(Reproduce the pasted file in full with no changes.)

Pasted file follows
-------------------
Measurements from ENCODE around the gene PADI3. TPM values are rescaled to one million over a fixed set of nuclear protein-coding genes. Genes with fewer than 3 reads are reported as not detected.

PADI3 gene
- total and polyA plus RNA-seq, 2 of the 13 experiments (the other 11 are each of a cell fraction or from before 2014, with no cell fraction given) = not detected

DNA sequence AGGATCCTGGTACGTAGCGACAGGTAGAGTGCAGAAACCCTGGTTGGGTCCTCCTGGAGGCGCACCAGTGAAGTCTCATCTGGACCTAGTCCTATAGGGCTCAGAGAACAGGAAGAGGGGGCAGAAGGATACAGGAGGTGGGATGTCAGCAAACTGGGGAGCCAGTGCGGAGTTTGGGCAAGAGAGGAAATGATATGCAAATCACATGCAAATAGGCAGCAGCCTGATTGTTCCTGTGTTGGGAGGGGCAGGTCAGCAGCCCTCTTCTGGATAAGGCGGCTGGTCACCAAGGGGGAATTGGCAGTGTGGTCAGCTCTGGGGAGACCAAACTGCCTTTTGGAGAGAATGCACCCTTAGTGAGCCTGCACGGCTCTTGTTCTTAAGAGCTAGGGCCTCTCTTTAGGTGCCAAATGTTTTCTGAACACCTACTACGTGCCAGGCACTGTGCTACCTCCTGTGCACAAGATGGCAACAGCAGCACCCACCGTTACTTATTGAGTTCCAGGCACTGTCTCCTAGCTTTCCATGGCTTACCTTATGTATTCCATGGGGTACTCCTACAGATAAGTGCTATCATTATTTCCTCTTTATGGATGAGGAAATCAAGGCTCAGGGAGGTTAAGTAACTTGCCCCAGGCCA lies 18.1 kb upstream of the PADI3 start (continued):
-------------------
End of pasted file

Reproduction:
Measurements from ENCODE around the gene PADI3. TPM values are rescaled to one million over a fixed set of nuclear protein-coding genes. Genes with fewer than 3 reads are reported as not detected.

PADI3 gene
- total and polyA plus RNA-seq, 2 of the 13 experiments (the other 11 are each of a cell fraction or from before 2014, with no cell fraction given) = not detected

DNA sequence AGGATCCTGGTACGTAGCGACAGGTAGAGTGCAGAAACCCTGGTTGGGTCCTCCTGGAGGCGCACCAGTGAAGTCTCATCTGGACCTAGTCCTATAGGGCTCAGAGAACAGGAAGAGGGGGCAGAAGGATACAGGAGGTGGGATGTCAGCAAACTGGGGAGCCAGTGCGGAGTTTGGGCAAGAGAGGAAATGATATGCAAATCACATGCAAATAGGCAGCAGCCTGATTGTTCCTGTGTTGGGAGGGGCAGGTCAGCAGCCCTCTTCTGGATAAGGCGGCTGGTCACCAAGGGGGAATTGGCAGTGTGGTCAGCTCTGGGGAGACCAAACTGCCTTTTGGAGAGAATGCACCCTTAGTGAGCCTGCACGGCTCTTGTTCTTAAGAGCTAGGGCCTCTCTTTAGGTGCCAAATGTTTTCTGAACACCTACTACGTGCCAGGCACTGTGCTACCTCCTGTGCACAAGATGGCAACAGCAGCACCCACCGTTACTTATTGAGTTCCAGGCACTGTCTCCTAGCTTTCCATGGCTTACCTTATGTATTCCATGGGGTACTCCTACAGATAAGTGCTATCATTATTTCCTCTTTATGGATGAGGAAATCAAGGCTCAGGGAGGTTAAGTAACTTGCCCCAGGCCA lies 18.1 kb upstream of the PADI3 start (continued):